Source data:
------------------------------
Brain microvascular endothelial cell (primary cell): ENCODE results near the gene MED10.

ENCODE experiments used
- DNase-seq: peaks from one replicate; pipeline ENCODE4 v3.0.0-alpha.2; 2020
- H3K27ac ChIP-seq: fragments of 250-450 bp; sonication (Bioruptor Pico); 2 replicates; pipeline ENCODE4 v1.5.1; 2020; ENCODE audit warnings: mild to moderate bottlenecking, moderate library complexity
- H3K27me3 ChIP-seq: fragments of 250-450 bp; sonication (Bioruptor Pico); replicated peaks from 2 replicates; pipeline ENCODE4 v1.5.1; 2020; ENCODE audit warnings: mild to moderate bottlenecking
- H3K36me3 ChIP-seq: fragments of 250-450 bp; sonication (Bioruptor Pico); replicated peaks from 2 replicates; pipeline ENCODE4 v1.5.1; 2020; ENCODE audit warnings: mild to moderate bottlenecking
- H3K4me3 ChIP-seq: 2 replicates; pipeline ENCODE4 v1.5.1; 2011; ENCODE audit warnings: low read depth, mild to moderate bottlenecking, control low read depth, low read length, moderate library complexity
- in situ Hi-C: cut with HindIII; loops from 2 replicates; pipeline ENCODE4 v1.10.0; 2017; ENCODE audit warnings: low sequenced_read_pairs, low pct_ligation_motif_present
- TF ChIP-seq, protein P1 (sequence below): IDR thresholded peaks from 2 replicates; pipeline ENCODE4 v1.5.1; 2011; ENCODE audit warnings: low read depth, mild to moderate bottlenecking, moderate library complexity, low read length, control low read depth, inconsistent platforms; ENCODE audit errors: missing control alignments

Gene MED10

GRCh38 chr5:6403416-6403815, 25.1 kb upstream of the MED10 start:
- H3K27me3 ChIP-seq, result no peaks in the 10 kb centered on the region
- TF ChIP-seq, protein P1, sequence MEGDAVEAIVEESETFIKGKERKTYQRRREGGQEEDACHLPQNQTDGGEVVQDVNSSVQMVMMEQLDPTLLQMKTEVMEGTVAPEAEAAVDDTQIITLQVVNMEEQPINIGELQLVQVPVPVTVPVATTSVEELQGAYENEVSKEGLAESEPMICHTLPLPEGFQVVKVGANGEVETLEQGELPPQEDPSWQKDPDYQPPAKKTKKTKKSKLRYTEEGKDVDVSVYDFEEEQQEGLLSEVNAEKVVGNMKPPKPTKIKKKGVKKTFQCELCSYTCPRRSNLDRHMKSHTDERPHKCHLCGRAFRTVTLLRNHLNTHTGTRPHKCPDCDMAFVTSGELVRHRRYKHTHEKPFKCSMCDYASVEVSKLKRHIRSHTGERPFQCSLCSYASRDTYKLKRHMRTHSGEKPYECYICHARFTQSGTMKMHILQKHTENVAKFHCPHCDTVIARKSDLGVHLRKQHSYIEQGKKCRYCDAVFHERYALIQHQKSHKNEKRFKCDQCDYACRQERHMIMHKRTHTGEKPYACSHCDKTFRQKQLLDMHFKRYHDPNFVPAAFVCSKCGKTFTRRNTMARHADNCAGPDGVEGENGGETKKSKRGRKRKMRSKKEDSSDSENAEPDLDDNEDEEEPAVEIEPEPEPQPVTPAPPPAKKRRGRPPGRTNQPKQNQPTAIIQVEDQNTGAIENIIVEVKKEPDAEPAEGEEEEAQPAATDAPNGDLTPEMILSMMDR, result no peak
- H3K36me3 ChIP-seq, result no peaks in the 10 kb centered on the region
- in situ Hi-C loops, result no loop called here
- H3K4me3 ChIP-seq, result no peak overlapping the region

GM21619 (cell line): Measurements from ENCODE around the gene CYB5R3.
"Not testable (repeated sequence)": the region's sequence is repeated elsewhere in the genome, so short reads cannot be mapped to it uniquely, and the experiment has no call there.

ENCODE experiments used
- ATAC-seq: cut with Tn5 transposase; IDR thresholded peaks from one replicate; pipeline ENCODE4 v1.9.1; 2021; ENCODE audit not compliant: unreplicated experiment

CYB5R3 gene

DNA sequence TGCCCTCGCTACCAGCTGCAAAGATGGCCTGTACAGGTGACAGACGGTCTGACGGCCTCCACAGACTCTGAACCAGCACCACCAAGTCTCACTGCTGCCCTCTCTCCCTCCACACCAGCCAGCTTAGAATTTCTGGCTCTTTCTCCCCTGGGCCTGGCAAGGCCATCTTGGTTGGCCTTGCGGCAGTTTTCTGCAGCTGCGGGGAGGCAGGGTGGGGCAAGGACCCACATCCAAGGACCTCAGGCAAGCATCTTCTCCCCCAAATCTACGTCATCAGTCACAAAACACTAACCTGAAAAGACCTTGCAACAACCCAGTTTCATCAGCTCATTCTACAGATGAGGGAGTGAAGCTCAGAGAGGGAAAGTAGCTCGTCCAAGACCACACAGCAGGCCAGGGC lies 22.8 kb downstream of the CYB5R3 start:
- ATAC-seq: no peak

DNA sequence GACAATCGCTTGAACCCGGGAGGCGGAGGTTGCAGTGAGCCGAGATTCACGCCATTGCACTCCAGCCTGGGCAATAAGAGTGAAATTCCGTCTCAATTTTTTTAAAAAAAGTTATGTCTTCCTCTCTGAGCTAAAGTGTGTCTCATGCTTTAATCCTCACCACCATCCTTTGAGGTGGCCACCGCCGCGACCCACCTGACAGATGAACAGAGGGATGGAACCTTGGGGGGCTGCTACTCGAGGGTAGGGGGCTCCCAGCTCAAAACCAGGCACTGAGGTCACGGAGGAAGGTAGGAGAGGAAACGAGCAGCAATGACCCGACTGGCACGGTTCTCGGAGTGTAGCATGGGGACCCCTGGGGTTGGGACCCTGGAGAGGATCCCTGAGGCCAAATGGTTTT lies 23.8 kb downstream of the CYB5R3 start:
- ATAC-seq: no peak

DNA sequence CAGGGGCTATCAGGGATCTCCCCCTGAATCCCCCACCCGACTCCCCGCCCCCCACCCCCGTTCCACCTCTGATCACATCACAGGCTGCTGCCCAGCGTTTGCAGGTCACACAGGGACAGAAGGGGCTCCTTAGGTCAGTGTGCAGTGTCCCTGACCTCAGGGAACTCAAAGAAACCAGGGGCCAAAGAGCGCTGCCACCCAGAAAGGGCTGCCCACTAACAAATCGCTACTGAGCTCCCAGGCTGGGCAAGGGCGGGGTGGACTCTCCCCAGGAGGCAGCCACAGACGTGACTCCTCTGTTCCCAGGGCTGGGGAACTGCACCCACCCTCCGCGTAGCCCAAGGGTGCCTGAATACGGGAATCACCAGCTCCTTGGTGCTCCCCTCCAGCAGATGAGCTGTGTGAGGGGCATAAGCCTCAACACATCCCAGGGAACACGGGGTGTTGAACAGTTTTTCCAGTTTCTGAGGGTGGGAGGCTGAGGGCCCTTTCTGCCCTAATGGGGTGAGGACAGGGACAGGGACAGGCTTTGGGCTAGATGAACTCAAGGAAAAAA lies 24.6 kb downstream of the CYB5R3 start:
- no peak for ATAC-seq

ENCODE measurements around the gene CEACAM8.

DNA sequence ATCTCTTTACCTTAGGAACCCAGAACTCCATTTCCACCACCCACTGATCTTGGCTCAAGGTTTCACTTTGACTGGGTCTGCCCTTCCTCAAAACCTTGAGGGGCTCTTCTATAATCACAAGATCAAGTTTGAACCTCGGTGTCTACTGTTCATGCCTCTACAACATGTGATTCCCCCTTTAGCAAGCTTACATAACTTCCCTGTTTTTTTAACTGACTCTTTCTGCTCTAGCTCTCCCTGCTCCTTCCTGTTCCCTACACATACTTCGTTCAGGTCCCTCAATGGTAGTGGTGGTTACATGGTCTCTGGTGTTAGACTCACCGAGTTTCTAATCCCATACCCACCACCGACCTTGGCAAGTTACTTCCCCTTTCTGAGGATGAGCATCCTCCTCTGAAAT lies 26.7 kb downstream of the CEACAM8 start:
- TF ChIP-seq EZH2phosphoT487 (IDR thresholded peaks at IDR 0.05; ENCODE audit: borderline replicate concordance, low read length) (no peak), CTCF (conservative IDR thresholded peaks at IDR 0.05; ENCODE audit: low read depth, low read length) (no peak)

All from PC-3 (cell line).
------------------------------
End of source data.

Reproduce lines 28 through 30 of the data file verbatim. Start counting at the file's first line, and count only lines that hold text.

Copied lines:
ENCODE measurements around the gene CEACAM8.

DNA sequence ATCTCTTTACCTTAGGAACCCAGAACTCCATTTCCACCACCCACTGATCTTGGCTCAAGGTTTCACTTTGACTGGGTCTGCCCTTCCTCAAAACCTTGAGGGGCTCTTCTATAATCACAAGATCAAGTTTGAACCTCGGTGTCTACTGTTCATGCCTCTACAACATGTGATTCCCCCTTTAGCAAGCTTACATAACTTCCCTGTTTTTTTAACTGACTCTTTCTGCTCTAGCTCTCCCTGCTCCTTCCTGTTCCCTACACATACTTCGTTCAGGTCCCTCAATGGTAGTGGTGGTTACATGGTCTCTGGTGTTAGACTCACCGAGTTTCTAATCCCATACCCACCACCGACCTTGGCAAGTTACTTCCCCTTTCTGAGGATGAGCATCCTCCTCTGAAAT lies 26.7 kb downstream of the CEACAM8 start:
- TF ChIP-seq EZH2phosphoT487 (IDR thresholded peaks at IDR 0.05; ENCODE audit: borderline replicate concordance, low read length) (no peak), CTCF (conservative IDR thresholded peaks at IDR 0.05; ENCODE audit: low read depth, low read length) (no peak)